This article should be read by anyone trying to understand the current financial mess or who is interested in understanding why it is so difficult to reform any institution that has allowed itself to be captured by its own dogma, like the Federal Reserve Board, General Motors, or the Pentagon.
The pathway to disaster is quite predictable in the abstract: When the organization’s leaders and members become captured by their own dogma, they see what they want to see. Dissenters or advocates of a different view are squelched or ignored. Add to this the pressures of ambition and greed, and the result is a positive feedback loop that corrupts information on an ever-increasing scale to disconnect the Observation – Orientation – Decision – Action loops of decision makers from the environment they must cope with to survive. The attached analysis in Der Speigel documents this how this process unfolded for the financial sector in excruciating detail, notwithstanding clear warnings of impending doom. As shown below, the incestuously amplifying disconnect between thinking and reality, left unchecked, became a prescription for a march of folly to inevitable catastrophe, a process that became dangerously reinforced when senior decisionmakers, like Alan Greenspan, become viewed (and viewed themselves) as infallible Delphic oracles.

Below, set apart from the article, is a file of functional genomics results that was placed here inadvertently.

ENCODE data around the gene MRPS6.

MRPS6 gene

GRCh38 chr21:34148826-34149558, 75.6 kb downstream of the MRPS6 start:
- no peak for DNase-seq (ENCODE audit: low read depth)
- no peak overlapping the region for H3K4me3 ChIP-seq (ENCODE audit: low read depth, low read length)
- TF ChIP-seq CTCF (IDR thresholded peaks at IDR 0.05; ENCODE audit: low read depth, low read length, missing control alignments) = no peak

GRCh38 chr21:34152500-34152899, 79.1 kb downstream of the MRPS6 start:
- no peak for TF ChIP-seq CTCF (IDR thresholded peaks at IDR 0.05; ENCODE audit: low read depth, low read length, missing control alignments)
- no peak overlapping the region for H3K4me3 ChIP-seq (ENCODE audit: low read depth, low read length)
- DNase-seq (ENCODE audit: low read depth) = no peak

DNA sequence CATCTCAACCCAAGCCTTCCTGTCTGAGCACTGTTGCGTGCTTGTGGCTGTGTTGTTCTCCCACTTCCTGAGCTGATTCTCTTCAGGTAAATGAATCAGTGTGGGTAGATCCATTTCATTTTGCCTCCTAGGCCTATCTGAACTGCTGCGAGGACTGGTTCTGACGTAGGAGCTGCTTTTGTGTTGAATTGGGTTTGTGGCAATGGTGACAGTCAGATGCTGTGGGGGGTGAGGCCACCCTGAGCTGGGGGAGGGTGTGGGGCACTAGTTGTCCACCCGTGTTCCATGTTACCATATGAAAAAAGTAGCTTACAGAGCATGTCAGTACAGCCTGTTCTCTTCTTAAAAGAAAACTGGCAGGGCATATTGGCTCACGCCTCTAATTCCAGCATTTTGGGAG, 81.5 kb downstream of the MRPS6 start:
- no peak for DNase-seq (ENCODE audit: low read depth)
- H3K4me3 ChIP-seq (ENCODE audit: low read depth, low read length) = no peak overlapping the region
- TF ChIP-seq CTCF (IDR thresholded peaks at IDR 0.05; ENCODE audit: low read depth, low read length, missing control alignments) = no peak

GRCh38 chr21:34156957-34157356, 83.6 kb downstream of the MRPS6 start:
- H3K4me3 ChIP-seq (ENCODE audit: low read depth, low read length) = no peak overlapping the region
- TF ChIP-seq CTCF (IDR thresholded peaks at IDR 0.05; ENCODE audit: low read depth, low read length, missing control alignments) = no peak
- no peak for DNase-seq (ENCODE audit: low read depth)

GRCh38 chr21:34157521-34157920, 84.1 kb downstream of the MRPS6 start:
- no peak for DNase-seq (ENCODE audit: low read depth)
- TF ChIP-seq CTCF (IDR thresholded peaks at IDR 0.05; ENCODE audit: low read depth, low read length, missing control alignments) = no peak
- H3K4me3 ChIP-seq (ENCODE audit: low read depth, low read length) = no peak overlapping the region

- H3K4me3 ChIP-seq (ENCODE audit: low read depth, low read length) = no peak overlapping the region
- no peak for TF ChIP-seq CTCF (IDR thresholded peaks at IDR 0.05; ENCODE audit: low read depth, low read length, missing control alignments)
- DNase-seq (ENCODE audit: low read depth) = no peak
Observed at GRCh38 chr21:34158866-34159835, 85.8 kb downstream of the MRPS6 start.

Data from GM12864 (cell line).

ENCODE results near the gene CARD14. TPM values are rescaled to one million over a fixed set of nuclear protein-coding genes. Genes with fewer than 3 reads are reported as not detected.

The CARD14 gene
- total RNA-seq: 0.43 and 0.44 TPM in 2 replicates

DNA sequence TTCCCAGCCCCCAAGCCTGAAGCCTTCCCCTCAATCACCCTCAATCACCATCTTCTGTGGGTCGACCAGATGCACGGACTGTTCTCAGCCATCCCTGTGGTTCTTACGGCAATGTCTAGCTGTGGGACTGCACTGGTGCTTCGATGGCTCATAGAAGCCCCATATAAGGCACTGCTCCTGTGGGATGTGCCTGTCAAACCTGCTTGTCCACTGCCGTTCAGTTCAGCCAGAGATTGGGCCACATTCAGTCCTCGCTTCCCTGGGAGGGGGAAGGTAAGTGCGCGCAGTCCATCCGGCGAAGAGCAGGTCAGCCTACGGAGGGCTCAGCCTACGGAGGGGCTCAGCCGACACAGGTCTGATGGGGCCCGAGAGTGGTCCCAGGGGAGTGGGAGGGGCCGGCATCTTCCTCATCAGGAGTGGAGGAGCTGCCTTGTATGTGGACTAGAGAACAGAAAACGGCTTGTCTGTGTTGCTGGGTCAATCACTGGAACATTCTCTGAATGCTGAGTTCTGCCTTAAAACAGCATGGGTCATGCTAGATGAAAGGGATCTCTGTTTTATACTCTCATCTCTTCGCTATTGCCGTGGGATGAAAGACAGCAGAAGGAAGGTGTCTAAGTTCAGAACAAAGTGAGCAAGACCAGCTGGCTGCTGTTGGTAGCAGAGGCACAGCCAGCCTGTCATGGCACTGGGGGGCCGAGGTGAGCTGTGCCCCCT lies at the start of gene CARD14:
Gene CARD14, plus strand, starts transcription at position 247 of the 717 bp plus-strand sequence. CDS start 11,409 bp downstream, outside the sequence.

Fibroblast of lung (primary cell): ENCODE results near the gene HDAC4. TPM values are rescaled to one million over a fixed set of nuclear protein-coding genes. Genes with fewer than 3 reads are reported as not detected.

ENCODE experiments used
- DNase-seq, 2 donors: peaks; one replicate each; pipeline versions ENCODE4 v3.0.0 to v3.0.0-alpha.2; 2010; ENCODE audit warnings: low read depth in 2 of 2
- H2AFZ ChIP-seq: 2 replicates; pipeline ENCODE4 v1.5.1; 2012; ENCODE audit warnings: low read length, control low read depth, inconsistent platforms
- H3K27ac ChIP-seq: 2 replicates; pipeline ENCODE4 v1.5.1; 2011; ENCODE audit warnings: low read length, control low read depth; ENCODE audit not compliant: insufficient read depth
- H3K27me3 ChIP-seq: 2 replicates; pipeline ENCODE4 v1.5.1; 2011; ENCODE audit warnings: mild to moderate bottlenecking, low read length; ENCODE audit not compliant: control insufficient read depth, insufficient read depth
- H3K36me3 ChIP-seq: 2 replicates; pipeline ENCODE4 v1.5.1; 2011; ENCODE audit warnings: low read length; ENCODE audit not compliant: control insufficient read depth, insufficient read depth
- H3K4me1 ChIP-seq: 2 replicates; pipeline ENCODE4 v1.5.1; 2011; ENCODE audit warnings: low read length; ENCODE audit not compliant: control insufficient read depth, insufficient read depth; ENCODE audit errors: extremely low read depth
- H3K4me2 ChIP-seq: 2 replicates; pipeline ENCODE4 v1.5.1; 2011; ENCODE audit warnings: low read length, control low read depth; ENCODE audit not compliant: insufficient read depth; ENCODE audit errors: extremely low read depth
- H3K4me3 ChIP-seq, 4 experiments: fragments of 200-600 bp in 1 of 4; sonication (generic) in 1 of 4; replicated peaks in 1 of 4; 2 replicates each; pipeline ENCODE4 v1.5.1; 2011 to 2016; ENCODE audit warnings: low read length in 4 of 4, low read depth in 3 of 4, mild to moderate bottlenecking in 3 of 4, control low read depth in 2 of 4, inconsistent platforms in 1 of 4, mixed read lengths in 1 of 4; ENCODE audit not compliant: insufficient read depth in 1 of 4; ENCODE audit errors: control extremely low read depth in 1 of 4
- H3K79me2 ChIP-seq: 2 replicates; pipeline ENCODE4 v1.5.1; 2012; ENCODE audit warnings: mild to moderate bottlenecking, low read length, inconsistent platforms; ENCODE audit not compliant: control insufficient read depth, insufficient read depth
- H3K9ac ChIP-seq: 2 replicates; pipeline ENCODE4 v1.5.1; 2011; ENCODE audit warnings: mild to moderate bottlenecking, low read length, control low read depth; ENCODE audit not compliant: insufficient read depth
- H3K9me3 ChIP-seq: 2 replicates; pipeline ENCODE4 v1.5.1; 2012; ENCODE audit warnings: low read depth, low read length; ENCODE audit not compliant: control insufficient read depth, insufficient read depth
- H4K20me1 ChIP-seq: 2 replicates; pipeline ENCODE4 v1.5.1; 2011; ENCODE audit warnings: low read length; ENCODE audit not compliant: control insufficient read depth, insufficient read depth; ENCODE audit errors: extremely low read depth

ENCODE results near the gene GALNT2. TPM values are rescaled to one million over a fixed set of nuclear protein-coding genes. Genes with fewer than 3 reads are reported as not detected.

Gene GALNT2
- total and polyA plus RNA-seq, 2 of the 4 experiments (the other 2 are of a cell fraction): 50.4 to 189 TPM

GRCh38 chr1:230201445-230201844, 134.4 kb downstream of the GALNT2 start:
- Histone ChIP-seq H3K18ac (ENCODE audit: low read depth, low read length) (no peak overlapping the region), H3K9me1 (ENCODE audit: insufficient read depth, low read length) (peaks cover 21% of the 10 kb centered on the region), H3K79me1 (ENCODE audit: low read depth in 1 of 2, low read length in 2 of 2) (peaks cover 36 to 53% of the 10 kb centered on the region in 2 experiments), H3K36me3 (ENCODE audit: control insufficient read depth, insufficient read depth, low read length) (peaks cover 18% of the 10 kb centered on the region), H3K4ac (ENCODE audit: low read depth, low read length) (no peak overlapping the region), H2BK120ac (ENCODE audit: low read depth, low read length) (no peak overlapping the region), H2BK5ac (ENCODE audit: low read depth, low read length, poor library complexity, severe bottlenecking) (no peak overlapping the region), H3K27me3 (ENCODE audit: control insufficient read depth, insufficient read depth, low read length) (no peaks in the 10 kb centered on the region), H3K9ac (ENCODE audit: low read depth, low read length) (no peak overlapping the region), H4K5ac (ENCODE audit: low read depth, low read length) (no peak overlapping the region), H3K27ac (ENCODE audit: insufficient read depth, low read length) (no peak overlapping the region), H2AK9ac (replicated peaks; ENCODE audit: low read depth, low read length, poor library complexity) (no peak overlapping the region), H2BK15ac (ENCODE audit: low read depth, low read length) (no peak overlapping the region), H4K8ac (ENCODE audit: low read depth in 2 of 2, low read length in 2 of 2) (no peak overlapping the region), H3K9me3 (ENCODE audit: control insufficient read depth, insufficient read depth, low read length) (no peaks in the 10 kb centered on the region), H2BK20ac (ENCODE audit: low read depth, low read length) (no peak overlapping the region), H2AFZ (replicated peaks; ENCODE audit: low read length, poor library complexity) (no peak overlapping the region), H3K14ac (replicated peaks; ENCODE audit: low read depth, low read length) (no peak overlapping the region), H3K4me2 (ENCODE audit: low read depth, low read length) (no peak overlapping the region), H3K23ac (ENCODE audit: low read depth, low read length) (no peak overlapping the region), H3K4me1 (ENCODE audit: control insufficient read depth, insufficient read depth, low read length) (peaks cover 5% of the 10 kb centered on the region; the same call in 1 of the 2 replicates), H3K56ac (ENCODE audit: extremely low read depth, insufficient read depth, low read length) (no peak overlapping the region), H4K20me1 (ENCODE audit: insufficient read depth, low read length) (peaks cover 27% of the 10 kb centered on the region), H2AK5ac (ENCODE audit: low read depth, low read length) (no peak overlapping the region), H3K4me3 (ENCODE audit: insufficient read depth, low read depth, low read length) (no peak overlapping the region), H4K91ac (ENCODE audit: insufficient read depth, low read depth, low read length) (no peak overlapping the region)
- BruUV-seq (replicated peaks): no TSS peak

President Obama would do well to understand how this widespread process influences governance, because incestuous amplifying behavior, flowing out of the systemic corruption of information, is not only a phenomenon of the Fed and the Treasury, it has been clearly documented in the dysfunctional decision making practices in the Pentagon, which are now clearly out of control notwithstanding a litany of warnings going back to the early 1980s, as well as in the counterinsurgency dogmas that are now threatening to repeat the decision-making errors of Vietnam in Afghanistan.
THE MAN NOBODY WANTED TO HEAR
Global Banking Economist Warned of Coming Crisis
By Beat Balzli and Michaela Schiessl
William White predicted the approaching financial crisis years before 2007’s subprime meltdown. But central bankers preferred to listen to his great rival Alan Greenspan instead, with devastating consequences for the global economy.